Due to the higher cost of living, a nationwide network of Thai labourers has urged the Labour Ministry to increase the national minimum wage to 360 baht per day. The rate has remained almost unchanged for five years.
On 20 December, more than 20 labourers from the Thai Labour Reconciliation Committee (TLRC) gathered at the Ministry of Labour to read a statement demanding an increase in the national minimum wage from 300 to 360 baht per day by next year. The group also urged the ministry to apply the same minimum wage across the country.
Currently, the minimum wage in each province differs depending on the rate set by the Ministry’s Provincial Minimum Wage Committee (PMWC) (though these rates must be at least 300 baht per day). The TLRC also urged the ministry to abolish this committee.
The TLRC stated that a Thai worker must pay approximately 225 baht in debt repayments per day due to the increasing cost of living. 300 baht per day is insufficient for workers to sustain their lives, it said.
Pol Gen Adul Saengsingkaew, the Labour Minister, responded that the Ministry will consider the demand, but that it must also assess the potential impact on businesses.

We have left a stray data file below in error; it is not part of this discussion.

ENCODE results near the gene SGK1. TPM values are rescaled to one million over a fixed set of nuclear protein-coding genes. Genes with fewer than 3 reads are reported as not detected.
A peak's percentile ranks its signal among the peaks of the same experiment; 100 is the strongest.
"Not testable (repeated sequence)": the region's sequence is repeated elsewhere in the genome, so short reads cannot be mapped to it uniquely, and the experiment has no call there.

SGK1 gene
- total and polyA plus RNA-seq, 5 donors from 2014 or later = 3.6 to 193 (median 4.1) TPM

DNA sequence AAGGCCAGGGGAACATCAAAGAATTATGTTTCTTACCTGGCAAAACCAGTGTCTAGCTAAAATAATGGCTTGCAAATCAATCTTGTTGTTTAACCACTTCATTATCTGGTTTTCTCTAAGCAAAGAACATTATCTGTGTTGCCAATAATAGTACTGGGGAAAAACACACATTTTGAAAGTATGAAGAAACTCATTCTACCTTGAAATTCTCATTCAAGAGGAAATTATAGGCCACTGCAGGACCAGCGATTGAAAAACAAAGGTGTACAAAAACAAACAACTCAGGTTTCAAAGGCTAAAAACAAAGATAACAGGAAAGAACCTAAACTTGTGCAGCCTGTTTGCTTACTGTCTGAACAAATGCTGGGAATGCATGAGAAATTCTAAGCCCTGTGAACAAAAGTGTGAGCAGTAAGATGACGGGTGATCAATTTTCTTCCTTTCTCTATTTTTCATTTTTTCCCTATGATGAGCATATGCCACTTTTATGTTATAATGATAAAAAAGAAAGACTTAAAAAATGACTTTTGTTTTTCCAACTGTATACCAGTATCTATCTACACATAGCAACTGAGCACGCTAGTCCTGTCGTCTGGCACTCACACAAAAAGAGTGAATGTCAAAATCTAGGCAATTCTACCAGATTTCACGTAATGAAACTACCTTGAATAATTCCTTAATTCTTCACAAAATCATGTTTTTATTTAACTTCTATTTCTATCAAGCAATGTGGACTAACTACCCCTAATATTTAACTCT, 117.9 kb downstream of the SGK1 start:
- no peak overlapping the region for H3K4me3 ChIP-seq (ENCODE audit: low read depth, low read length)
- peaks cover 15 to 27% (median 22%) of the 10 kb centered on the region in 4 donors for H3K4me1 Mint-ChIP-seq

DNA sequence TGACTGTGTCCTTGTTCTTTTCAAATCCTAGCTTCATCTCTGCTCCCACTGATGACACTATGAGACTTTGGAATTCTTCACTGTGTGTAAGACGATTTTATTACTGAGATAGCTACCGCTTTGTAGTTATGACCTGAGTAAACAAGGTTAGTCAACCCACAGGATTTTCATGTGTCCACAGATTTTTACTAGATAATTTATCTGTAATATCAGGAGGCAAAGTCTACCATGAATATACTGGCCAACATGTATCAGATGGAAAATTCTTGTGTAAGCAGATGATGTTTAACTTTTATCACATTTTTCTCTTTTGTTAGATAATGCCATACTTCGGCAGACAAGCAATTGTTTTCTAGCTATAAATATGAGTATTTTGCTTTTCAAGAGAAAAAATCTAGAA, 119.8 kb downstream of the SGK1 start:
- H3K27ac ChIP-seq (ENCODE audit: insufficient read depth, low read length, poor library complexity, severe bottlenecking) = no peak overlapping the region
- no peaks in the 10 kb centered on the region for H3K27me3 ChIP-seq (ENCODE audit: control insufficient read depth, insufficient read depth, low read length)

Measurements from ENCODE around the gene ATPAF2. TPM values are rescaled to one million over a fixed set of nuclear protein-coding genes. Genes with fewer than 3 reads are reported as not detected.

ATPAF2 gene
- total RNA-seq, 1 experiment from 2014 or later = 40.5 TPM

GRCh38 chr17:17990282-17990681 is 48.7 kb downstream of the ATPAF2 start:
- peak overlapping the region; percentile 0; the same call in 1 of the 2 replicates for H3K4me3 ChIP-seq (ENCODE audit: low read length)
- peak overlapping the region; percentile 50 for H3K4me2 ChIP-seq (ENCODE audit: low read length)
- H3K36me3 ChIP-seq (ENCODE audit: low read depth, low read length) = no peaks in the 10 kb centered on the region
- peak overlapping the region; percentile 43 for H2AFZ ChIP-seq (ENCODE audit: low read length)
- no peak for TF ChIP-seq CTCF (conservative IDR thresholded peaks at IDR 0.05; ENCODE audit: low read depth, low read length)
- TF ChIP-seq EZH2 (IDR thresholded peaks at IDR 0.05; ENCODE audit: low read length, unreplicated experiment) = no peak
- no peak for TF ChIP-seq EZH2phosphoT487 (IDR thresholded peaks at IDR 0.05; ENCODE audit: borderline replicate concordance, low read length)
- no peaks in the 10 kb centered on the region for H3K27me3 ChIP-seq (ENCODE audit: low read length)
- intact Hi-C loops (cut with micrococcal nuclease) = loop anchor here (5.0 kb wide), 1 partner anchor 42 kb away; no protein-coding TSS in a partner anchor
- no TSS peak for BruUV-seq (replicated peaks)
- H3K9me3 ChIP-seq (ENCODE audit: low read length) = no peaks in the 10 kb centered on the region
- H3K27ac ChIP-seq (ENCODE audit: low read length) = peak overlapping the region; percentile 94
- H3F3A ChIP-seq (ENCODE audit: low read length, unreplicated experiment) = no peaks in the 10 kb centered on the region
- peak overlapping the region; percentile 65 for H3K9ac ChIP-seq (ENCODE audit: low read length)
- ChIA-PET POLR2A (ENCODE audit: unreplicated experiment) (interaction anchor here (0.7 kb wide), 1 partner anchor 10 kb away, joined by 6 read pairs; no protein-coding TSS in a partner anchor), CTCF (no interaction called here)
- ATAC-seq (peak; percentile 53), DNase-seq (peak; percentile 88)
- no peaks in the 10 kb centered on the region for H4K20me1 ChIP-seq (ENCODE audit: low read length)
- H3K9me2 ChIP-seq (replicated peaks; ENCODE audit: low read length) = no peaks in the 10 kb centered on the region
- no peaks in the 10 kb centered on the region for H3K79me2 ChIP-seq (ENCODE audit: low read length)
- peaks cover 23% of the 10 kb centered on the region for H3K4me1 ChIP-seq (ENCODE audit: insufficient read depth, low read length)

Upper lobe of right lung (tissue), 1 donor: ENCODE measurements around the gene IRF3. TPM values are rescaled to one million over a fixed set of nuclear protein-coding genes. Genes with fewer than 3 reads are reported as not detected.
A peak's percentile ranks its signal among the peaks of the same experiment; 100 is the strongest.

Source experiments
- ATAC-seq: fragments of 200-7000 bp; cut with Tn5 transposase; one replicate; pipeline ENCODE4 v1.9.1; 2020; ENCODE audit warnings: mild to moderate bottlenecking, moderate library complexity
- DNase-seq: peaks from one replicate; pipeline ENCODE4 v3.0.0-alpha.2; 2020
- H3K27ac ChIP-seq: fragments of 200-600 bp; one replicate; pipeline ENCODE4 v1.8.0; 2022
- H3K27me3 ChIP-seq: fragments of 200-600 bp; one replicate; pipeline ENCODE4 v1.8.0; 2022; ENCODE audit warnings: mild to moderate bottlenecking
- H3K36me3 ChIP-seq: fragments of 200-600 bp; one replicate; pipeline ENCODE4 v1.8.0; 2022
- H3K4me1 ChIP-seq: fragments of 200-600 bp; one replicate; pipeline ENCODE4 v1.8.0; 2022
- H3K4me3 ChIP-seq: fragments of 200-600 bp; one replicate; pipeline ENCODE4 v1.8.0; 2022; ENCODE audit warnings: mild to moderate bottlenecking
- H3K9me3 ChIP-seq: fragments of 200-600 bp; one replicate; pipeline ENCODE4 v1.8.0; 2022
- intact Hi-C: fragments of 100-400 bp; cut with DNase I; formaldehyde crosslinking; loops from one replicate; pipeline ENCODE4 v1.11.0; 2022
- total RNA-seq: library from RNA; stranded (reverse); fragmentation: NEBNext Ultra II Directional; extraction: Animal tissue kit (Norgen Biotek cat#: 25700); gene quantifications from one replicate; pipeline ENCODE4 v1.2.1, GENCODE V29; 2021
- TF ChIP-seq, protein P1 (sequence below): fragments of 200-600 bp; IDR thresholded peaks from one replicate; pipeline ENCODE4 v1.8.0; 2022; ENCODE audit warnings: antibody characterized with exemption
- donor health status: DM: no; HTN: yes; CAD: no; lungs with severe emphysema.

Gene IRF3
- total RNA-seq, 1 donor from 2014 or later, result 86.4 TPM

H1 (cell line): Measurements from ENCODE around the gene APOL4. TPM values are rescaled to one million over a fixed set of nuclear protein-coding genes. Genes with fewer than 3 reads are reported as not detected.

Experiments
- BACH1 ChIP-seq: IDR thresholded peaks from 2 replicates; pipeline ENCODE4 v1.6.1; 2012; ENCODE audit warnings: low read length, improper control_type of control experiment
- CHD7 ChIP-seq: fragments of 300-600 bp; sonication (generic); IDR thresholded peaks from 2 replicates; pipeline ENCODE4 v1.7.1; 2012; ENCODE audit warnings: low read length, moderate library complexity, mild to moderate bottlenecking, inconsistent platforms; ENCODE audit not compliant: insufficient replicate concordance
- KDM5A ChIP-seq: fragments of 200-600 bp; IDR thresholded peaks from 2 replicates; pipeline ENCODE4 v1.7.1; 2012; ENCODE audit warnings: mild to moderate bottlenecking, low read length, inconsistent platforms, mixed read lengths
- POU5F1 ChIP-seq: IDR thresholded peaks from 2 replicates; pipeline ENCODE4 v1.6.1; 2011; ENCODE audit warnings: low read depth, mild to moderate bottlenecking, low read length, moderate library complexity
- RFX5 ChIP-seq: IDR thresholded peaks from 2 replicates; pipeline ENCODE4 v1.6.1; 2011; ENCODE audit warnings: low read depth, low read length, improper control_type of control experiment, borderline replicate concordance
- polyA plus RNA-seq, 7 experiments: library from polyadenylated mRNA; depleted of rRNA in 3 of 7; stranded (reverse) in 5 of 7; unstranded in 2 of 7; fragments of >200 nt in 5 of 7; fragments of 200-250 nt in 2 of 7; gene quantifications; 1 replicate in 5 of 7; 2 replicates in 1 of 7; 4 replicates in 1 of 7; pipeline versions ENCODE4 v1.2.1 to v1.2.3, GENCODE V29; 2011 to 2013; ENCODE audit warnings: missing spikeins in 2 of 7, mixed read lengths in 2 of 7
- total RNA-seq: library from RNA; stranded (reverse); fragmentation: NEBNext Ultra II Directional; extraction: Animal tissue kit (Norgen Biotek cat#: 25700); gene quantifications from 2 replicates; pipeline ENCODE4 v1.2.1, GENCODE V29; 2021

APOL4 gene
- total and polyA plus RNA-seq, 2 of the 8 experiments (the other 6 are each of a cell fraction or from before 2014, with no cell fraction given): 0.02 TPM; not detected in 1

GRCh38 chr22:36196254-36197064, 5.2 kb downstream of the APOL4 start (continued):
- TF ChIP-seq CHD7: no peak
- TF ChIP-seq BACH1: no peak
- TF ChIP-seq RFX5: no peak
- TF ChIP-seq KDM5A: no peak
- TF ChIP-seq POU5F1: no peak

The Permanent Secretary of the Labour Ministry Jarin Jakkapak told the media that the Ministry would increase minimum wages nationwide by next year. But he opposed increasing pay to the same rate in every province, reasoning that costs of living vary. He insisted that the Ministry let the PMWCs set the minimum wage in each area.
On 1 January 2013, Yingluck Shinawatra set the minimum wage at 300 baht per day nationwide, but the rate has remained almost unchanged ever since. The junta has also made various efforts to abolish the policy. One prominent example is the 2017 Constitution’s section on labour rights. The junta’s charter drafters replaced the words “fair pay without discrimination” with the term “wages in accordance with living conditions”.
Butsayarat Kanchanadit, an activist from the Thai Labour Solidarity Committee, wrote in an article
that the replacement of the expression “fair pay” with “in accordance with living conditions” might lead to the end of a nationwide minimum wage rate.
“Using the expression ‘in accordance with living conditions’ carries the risk of being interpreted that earning a living in each locality has unequal costs and so the minimum wage rate of workers in each locality should not be equal,” said Butsayarat.